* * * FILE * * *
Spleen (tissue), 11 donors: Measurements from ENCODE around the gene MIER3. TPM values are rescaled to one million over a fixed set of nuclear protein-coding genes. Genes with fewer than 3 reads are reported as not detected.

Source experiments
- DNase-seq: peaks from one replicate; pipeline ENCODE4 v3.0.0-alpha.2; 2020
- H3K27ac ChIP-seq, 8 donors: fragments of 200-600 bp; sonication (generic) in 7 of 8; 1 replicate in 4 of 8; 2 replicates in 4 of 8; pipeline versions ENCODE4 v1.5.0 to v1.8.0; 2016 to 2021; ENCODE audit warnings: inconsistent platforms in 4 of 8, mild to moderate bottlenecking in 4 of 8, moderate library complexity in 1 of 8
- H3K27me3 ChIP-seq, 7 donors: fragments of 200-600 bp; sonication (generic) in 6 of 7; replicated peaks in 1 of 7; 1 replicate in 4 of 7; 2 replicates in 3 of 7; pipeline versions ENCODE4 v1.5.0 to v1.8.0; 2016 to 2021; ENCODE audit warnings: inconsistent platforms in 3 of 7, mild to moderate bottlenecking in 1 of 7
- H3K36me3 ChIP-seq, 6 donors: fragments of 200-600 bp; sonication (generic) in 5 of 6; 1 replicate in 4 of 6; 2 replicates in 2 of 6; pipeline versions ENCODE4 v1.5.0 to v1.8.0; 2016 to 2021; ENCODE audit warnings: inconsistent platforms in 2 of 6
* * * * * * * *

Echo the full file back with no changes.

Spleen (tissue), 11 donors: Measurements from ENCODE around the gene MIER3. TPM values are rescaled to one million over a fixed set of nuclear protein-coding genes. Genes with fewer than 3 reads are reported as not detected.

Source experiments
- DNase-seq: peaks from one replicate; pipeline ENCODE4 v3.0.0-alpha.2; 2020
- H3K27ac ChIP-seq, 8 donors: fragments of 200-600 bp; sonication (generic) in 7 of 8; 1 replicate in 4 of 8; 2 replicates in 4 of 8; pipeline versions ENCODE4 v1.5.0 to v1.8.0; 2016 to 2021; ENCODE audit warnings: inconsistent platforms in 4 of 8, mild to moderate bottlenecking in 4 of 8, moderate library complexity in 1 of 8
- H3K27me3 ChIP-seq, 7 donors: fragments of 200-600 bp; sonication (generic) in 6 of 7; replicated peaks in 1 of 7; 1 replicate in 4 of 7; 2 replicates in 3 of 7; pipeline versions ENCODE4 v1.5.0 to v1.8.0; 2016 to 2021; ENCODE audit warnings: inconsistent platforms in 3 of 7, mild to moderate bottlenecking in 1 of 7
- H3K36me3 ChIP-seq, 6 donors: fragments of 200-600 bp; sonication (generic) in 5 of 6; 1 replicate in 4 of 6; 2 replicates in 2 of 6; pipeline versions ENCODE4 v1.5.0 to v1.8.0; 2016 to 2021; ENCODE audit warnings: inconsistent platforms in 2 of 6